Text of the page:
Not a morning person? Take solace — new research suggests that “night owls” are more likely to be creative thinkers.
Scientists can’t yet fully explain why evening types appear to be more creative, but they suggest it could be an adaptation to living outside of the norm.
“Being in a situation which diverges from conventional habit — nocturnal types often experience this situation — may encourage the development of a non-conventional spirit and of the ability to find alternative and original solutions,” lead author Marina Giampietro and colleague G.M. Cavallera wrote in a study to be published in the February 2007 issue of Personality and Individual Differences.
If you are interested in the world of night folks, the final frontier, you can try the web site Night People. According to Night People: You Know You’re a Night Person If...
- Sunrise comes as an unpleasant surprise.
- You call someone on the phone to just chat and discover that they’ve been asleep for six hours.
- You do your best work at 2 a.m.
- You finally force yourself to go to bed at 1 a.m. and then keep having brilliant ideas that you have to get up and write down.
- People who are perky or sharp in the morning appall you—and can run rings around you before noon, too.
- Birds start singing about the time you fall asleep.
Here is a prediction: the culture wars will be left by the wayside as we enter a seemingly new land, the land of the tactically minded chief executive, whose tactics are the tip of a philosophical iceberg. The executive is Obama and the iceberg is Pragmatism.
Comments regarding Obama’s pragmatism constitute something of a cottage industry. These discussions usually involve contrasting Obama’s pragmatism, for example, in choosing his cabinet, with the ideological approach of Bush and the neo-cons. Here the term pragmatism is meant to denote political flexibility, comfort with the expedient, and a willingness to compromise. For critics it is meant to suggest an unprincipled orientation toward questions of great moment. Given Obama’s willingness to label himself a pragmatist, many have been mystified by his commitment to specific values, finding him not only unclassifiable in accepted political categories, but mystifying as a person. For example, in a recent article in Harpers, “The American Void,” Simon Critchley treats Obama as, well, a void. He just can’t figure the guy out. In fact, as I have noted elsewhere (PBS site), there is nothing strange about Obama’s political views for those who are familiar with the American philosophical tradition of Pragmatism or the Social Gospel Movement. Interestingly, Critchley makes much of Obama’s mother being an anthropologist, but what he fails to mention is that Ann Dunham’s thesis director was Alice G. Dewey, John Dewey’s granddaughter. (John Dewey was perhaps the most famous Pragmatist of the twentieth century.) This is no accident. Obama’s thought and practice can be located in the tradition of American Pragmatism (pragmatism with a capital P) and in the liberal Social Gospel Movement that was influential in Chicago during the early part of the 20th century. The latter is still influential in some Chicago churches and community groups, especially those that would have most engaged Obama’s attention as a community organizer.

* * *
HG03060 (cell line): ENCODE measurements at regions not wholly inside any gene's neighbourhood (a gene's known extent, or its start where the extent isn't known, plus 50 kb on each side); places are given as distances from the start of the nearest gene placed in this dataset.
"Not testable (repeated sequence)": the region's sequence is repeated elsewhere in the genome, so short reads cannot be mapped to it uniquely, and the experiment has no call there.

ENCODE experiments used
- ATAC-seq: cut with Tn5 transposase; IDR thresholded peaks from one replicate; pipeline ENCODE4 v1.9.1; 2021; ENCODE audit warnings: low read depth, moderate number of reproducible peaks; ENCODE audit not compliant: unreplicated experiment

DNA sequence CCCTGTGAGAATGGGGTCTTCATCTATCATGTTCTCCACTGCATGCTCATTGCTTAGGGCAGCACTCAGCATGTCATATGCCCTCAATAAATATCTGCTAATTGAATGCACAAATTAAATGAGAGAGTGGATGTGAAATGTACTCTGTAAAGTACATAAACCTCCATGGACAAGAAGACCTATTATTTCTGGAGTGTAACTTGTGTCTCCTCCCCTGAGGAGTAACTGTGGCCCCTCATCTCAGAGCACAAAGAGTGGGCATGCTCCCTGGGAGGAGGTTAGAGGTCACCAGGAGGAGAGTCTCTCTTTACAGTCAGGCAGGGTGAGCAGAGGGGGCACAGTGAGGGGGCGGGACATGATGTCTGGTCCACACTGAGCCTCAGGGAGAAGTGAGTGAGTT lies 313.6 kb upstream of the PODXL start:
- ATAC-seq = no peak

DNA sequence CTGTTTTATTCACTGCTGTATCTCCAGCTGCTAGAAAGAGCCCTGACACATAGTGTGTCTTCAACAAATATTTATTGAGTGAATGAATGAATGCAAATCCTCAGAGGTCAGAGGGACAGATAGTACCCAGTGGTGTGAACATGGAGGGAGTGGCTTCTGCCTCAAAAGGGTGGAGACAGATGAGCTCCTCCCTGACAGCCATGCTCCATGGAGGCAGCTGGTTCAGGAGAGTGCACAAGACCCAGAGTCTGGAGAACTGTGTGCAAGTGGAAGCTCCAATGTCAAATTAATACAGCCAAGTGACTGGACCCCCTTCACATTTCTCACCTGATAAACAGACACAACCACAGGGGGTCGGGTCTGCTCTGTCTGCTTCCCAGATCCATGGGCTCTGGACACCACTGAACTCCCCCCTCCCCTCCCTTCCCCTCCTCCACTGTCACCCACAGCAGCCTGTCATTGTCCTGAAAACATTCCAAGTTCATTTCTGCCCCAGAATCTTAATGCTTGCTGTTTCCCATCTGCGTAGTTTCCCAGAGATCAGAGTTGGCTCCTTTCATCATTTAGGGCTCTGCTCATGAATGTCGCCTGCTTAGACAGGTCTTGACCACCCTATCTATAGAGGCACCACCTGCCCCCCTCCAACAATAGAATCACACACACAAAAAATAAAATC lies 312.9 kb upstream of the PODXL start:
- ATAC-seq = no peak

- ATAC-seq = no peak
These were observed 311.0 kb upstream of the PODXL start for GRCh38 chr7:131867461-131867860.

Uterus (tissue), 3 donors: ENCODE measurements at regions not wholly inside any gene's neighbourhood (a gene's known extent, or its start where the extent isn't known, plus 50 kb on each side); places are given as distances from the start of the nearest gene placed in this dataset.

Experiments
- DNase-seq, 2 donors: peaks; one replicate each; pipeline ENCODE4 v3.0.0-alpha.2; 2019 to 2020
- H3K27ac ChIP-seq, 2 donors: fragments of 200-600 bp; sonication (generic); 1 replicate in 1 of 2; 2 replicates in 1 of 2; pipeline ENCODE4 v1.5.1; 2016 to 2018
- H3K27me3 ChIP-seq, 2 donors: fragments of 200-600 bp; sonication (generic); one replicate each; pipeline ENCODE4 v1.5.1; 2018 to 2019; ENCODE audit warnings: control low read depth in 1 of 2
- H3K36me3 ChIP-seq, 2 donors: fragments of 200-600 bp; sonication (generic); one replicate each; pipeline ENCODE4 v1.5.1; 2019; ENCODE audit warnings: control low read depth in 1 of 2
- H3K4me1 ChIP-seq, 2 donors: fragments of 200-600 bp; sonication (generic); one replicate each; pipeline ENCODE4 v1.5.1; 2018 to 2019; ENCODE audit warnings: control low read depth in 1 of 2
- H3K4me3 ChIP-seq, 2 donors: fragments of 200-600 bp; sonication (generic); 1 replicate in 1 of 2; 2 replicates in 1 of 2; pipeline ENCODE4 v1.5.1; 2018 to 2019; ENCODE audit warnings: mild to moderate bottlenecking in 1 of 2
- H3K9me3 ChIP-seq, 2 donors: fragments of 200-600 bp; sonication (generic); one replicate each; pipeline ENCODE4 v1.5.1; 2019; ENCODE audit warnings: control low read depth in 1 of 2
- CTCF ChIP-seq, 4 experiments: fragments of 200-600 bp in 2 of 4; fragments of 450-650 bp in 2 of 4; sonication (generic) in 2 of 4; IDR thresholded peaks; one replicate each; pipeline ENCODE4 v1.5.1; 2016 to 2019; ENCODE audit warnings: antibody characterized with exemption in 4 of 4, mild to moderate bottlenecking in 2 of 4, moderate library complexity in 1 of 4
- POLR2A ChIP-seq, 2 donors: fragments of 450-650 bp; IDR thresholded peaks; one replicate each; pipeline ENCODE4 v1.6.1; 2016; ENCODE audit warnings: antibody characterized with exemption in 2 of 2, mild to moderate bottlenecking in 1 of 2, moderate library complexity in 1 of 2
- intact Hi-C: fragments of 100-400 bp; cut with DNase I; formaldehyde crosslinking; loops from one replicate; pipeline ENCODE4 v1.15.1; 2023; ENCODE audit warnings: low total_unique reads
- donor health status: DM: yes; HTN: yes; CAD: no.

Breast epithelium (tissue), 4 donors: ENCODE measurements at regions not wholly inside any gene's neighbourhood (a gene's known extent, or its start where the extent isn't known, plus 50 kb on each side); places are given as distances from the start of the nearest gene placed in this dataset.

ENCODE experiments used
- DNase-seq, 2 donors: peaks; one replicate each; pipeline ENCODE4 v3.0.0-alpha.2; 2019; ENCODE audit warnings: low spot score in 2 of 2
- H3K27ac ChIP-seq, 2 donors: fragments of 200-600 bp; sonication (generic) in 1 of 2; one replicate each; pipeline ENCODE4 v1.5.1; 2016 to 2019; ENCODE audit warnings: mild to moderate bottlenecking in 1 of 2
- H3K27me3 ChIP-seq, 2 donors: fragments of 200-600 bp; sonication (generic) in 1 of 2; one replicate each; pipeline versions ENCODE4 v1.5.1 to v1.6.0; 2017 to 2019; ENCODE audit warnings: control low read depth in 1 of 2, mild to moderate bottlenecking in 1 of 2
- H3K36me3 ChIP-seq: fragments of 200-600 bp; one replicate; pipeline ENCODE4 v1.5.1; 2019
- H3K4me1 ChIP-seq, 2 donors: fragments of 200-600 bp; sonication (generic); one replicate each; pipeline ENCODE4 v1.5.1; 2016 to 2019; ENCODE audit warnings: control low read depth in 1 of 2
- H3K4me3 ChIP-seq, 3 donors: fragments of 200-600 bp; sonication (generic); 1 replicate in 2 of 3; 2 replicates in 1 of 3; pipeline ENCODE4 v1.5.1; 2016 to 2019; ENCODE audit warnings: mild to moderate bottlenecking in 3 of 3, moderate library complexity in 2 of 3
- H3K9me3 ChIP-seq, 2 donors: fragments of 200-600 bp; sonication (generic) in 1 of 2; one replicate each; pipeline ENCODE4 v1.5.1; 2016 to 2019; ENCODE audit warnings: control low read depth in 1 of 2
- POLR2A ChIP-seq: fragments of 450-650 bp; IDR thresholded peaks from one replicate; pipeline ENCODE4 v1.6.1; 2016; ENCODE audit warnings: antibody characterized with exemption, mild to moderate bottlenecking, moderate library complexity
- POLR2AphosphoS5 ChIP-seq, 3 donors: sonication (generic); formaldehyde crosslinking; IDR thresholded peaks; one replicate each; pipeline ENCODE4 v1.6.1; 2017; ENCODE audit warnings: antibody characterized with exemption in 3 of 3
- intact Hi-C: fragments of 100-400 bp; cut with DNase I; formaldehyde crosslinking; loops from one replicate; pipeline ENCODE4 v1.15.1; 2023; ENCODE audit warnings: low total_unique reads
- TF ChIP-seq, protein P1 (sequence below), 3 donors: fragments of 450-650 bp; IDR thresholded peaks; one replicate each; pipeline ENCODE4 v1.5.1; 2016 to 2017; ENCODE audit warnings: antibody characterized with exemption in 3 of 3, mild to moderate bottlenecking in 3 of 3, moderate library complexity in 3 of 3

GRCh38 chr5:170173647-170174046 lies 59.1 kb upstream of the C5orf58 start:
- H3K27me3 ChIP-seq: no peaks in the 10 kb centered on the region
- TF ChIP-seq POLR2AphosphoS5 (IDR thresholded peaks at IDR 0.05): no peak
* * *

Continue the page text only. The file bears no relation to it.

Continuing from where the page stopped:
One of the few commentators who has begun to tease out the differences between Obama’s pragmatisms is Chris Hayes. He writes in The Nation, “Pragmatism in common usage may mean simply a practical approach to problems and affairs. But it’s also the name of the uniquely American school of philosophy whose doctrine is that truth is pre-eminently to be tested by the practical consequences of belief. What unites the two senses of the word is a shared skepticism toward certainties derived from abstractions–one that is welcome and bracing after eight years of a failed, faith-based presidency. . . . And if there’s a silver thread woven into the pragmatist mantle Obama claims, it has its origins in this school of thought. Obama could do worse than to look to John Dewey….For him, the crux of pragmatism, and indeed democracy, was a rejection of the knowability of foreordained truths in favor of ‘variability, initiative, innovation, departure from routine, experimentation.’ ” The Nation, Dec 10, 2008